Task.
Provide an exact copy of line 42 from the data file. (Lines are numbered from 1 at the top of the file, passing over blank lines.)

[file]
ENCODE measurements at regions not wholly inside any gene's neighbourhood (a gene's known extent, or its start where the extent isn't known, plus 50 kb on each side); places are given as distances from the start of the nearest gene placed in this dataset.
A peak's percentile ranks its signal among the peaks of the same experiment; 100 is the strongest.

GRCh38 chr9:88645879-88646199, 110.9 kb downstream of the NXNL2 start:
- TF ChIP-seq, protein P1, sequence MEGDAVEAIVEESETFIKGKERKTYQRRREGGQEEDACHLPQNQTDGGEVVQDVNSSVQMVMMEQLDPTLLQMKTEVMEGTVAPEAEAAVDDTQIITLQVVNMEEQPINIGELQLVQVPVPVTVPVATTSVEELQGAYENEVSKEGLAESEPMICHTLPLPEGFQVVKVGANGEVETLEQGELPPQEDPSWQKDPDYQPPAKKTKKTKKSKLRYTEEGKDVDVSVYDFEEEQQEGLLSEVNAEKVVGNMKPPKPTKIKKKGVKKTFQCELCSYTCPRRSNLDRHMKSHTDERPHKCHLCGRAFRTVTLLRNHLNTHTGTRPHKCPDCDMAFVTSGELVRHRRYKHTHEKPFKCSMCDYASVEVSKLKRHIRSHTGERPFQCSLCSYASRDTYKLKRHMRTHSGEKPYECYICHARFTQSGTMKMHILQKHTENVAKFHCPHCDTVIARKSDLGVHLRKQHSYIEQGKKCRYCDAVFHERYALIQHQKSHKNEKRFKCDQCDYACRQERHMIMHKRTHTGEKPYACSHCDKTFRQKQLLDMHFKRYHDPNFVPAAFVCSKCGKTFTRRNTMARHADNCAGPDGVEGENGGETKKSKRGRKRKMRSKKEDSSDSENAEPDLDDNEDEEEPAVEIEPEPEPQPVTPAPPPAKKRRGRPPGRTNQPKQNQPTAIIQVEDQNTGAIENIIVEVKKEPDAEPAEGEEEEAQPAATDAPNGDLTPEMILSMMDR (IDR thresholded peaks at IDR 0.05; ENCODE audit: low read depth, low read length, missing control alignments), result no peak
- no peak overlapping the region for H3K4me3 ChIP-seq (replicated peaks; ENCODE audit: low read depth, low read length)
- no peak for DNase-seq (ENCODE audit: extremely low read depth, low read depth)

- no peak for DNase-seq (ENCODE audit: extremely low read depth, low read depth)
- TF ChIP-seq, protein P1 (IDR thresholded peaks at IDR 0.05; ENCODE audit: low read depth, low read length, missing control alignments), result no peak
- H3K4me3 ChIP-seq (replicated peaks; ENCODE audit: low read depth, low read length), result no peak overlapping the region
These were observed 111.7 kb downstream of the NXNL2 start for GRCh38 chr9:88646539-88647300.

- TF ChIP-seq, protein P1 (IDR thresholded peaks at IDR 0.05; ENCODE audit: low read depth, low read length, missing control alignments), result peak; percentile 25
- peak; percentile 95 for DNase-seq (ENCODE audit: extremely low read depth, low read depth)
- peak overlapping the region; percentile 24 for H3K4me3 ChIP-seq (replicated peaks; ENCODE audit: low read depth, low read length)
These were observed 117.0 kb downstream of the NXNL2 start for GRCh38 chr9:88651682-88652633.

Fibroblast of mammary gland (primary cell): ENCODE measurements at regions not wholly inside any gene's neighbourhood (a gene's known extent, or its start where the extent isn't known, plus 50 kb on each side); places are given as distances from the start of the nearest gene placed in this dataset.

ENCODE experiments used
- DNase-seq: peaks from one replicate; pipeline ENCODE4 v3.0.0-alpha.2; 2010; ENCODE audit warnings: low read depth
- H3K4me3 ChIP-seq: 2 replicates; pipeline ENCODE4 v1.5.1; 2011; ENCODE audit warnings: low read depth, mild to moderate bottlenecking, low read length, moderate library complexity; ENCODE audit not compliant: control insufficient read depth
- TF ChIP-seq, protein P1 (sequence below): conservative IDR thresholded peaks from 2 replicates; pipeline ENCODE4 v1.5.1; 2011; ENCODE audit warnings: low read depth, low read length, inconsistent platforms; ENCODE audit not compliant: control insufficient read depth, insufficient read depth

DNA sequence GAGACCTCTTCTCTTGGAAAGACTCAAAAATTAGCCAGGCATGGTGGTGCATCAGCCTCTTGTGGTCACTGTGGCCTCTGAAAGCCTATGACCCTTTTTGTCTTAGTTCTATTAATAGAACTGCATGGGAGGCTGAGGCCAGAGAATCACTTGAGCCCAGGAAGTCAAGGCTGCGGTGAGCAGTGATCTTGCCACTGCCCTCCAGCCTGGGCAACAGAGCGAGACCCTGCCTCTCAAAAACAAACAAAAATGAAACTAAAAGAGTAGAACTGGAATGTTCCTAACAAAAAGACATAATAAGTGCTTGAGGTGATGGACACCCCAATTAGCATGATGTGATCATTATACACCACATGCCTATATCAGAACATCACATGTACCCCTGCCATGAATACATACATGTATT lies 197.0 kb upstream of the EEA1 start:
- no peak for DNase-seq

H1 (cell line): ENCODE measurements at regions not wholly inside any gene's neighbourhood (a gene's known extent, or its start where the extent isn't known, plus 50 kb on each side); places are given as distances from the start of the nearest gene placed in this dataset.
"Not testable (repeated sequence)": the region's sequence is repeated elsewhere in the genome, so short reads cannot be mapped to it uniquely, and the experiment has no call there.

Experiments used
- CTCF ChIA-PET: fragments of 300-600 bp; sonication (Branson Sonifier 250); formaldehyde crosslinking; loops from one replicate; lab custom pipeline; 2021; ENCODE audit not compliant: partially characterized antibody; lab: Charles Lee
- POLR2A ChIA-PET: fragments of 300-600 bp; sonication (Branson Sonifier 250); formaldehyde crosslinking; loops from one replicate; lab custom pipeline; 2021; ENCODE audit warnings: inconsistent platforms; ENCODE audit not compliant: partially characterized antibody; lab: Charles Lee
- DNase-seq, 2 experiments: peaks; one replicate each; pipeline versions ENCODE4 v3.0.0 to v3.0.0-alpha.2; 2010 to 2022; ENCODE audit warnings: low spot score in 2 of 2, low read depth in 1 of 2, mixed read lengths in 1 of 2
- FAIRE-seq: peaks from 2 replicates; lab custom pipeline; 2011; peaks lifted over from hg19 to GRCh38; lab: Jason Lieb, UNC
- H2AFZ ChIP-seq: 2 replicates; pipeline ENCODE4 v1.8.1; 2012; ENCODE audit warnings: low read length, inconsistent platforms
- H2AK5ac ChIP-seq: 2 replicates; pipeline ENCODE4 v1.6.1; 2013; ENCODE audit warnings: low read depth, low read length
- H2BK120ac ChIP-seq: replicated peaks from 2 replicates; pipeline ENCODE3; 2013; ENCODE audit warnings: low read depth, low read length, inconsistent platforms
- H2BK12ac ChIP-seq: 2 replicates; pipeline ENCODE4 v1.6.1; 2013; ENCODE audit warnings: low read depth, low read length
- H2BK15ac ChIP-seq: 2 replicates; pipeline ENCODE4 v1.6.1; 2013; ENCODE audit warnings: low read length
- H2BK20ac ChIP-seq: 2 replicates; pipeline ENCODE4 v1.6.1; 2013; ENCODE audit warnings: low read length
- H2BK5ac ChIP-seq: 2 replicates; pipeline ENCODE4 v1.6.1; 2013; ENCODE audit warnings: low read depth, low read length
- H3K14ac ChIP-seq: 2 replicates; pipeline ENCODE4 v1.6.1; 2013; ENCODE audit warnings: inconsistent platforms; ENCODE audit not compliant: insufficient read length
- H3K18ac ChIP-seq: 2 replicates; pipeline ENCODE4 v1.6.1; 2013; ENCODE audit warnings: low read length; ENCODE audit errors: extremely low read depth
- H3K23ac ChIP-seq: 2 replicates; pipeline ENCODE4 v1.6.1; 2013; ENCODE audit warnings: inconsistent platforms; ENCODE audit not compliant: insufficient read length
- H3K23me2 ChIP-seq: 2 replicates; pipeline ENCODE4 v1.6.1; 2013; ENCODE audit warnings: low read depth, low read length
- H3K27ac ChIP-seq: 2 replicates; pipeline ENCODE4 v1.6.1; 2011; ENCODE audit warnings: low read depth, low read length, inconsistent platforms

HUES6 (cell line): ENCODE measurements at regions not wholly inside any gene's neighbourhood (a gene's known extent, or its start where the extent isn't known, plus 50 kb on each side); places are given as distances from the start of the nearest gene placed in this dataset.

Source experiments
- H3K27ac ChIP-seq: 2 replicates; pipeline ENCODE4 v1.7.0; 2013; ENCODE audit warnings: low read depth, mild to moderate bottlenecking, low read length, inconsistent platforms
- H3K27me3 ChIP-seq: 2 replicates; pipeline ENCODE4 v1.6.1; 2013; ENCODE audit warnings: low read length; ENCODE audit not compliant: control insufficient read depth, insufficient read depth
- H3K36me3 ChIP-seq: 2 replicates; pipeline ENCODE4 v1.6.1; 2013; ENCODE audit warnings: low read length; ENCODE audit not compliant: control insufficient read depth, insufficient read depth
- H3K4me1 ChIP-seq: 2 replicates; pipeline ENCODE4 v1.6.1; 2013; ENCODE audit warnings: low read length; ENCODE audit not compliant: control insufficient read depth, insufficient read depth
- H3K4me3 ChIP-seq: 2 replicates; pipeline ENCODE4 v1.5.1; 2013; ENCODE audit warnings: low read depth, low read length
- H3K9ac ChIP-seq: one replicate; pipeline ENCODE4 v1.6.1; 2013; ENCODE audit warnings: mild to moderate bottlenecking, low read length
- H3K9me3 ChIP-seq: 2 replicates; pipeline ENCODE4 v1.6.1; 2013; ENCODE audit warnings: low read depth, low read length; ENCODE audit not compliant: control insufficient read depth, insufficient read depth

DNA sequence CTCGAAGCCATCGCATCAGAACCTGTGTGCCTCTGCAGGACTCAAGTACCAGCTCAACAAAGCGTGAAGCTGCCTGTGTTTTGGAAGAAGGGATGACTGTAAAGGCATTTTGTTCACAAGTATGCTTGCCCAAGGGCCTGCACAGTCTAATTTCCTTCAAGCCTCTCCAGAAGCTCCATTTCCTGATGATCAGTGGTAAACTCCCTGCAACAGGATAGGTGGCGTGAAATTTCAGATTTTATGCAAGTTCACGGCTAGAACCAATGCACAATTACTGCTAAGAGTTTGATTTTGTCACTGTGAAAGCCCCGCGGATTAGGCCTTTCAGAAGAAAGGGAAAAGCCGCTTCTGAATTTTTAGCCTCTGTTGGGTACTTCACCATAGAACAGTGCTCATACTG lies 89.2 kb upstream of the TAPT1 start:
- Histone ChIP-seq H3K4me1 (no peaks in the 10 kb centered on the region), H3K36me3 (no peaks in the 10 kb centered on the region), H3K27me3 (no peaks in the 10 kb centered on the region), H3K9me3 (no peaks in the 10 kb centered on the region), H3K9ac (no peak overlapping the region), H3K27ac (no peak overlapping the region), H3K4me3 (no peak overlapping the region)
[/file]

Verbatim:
Source experiments